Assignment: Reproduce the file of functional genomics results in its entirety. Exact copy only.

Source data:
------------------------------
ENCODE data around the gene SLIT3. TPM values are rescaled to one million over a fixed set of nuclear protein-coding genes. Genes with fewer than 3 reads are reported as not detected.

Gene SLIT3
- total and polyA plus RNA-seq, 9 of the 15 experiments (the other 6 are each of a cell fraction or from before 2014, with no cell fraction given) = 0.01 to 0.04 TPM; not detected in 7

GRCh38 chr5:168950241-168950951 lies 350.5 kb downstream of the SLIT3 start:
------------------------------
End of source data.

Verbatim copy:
ENCODE data around the gene SLIT3. TPM values are rescaled to one million over a fixed set of nuclear protein-coding genes. Genes with fewer than 3 reads are reported as not detected.

Gene SLIT3
- total and polyA plus RNA-seq, 9 of the 15 experiments (the other 6 are each of a cell fraction or from before 2014, with no cell fraction given) = 0.01 to 0.04 TPM; not detected in 7

GRCh38 chr5:168950241-168950951 lies 350.5 kb downstream of the SLIT3 start: